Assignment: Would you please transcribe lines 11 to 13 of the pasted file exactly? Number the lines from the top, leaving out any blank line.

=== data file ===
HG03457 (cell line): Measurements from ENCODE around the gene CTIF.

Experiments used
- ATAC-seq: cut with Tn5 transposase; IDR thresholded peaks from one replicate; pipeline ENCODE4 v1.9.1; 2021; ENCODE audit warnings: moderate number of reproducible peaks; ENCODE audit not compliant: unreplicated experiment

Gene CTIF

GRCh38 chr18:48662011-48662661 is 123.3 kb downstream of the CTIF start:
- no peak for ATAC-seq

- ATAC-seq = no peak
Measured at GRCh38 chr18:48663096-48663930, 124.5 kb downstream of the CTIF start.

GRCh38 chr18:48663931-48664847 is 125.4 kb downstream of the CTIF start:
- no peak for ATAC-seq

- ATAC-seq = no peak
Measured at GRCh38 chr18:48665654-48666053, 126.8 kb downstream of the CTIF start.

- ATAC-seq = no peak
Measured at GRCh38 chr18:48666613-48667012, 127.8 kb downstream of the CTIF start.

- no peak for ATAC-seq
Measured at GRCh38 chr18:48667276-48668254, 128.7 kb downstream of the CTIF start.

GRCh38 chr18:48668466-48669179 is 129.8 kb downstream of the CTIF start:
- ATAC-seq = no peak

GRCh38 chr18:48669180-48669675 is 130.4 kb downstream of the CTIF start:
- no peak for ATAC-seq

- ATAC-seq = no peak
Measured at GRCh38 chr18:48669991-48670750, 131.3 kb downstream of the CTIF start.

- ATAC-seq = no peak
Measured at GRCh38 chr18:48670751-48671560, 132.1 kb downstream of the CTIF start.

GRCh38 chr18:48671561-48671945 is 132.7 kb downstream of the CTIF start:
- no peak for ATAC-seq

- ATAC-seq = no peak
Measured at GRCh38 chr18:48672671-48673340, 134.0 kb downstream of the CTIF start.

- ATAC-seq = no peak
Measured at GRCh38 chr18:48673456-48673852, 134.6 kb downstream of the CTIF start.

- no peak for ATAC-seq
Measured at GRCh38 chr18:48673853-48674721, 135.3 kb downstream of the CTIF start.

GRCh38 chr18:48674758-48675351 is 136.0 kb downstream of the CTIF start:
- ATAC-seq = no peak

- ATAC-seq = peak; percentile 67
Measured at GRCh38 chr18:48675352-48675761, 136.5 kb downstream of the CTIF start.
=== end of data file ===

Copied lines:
- ATAC-seq = no peak
Measured at GRCh38 chr18:48665654-48666053, 126.8 kb downstream of the CTIF start.

- ATAC-seq = no peak